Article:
In a new article penned by its economists Andrew Spewak and David Andolfatto, the Federal Reserve Bank of St. Louis, has opined that the price of Bitcoin is possibly being pulled down by the increasing supply of altcoins. In addition, they have noted that the future of Bitcoin price lies somewhere in between indefinite rise and zero rise.
They feel that since Bitcoin is a virtual asset with built-in volatility and speculative aspects, having an increasing number of competing altcoins has an adverse impact on the actual price of Bitcoin. This lies in the simple reason that having a chunk of demand chipped away causes the value of Bitcoin to drop substantially.
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Their opinion is that Bitcoin would have fared much better if it had continued to be the sole crypto player in the market as it would have managed to take all of the market share that is now being split many ways among altcoin contenders.
According to staunch supporters of Bitcoin, Bitcoin will benefit from the advantages of the other crypto tokens in the markets, especially dApp- oriented products. But the Federal Reserve economists contest this view. They write:
“Consider the following thought experiment. A restaurant selling meals for $10 will happily accept payment in the form of one Hamilton bill ($10) or two Lincoln bills ($5). That is, the nominal exchange rate between Hamilton and Lincoln bills is 2:1. Now, suppose that the supply of Lincoln bills is increased but the supply of Hamilton bills remains the same. The exchange rate remains unaffected […] That is, the increase in the supply of Lincoln bills has led to a decline in the purchasing power of both Lincoln bills and Hamilton bills, even though the supply of Hamilton bills has remained fixed. Might an expansion in the supply of Altcoin have a similar depressing effect on the price of Bitcoin?”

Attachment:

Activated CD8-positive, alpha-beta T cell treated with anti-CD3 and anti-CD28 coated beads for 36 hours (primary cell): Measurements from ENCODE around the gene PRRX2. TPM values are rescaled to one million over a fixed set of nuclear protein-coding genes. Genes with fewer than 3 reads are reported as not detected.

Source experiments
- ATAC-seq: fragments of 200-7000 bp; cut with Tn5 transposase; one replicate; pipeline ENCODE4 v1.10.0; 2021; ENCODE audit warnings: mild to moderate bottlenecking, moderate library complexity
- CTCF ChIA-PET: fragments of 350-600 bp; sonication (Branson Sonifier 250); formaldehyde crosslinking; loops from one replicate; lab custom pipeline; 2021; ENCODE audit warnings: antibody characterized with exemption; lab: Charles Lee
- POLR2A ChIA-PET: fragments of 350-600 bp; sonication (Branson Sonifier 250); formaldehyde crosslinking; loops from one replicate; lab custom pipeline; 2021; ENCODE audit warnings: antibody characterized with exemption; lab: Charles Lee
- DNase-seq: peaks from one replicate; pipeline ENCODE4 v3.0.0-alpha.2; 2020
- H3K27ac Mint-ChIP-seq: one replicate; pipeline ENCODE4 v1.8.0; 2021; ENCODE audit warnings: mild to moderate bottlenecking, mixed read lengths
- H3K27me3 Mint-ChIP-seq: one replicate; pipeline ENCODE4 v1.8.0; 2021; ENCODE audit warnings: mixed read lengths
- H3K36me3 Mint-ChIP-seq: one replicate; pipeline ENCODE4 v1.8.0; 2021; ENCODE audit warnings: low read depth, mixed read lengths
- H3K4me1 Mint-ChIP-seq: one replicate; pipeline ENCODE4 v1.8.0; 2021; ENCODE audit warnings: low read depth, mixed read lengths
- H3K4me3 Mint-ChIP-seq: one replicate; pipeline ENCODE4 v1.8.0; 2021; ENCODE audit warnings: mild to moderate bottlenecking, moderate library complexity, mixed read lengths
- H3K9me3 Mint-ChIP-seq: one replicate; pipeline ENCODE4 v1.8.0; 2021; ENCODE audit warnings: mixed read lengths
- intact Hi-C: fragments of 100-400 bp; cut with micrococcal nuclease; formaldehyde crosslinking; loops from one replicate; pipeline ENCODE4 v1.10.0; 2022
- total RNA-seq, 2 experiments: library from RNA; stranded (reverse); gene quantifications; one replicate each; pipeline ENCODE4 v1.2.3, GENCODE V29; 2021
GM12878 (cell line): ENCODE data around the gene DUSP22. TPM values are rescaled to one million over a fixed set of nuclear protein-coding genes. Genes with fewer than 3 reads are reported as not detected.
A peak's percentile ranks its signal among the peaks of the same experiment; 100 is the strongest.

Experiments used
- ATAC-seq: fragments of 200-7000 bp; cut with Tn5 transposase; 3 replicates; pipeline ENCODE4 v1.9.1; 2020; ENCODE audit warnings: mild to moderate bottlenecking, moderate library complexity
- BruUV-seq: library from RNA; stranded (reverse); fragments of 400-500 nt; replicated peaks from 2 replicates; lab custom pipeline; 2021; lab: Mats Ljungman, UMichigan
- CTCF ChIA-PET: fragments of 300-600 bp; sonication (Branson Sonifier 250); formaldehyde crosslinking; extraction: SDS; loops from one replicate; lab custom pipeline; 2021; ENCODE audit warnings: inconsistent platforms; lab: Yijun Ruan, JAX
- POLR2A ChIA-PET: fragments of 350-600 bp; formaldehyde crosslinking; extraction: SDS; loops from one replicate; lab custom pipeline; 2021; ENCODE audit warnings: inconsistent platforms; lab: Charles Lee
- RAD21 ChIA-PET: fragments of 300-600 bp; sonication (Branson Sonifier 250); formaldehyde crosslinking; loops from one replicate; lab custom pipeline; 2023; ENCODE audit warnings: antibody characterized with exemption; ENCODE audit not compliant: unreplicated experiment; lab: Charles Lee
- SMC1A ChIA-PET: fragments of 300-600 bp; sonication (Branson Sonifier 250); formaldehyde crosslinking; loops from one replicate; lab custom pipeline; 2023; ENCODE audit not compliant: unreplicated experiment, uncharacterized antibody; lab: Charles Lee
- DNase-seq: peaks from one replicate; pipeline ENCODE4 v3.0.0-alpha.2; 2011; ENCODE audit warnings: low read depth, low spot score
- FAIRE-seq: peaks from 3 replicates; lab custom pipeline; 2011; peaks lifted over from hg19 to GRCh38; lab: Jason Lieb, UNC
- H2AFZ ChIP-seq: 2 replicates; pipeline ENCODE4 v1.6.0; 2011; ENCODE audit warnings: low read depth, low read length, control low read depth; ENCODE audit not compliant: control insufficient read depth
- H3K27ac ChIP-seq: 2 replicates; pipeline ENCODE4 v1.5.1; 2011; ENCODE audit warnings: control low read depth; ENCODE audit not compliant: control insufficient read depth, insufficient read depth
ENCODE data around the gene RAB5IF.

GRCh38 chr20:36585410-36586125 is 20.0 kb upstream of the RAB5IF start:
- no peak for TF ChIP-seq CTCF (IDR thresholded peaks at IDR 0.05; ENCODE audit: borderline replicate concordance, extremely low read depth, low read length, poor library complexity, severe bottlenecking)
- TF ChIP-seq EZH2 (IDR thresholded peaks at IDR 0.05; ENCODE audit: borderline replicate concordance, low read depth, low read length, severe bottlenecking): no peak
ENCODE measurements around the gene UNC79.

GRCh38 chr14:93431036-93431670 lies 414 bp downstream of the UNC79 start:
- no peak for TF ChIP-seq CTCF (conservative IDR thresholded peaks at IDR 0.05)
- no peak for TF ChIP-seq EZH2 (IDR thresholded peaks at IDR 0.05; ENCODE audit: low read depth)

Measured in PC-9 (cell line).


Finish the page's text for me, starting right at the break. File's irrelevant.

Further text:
In addition, the limitations of Bitcoin in a market hugely dependent on blockchain smart contract application proves to be a major deterring issue. Plus, they say, the pioneering cryptocurrency in itself does not have a great deal of intrinsic value.
To quote them:
“Consider now the bearish case for Bitcoin. This outlook is based on the view that Bitcoin has no fundamental value and that sooner or later the market will recognize this fact. In our view, one can accept that Bitcoin trades above its fundamental value without claiming that its fundamental value is zero. In fact, many securities trade above what might be considered their fundamental value. Gold, for example, trades above its value as measured by its industrial applications.”
Therefore, in view of all these facts they believe it is not all that worthwhile to be super optimistic about Bitcoin. However, a moderate level of success cannot be ruled out, even with altcoin competition.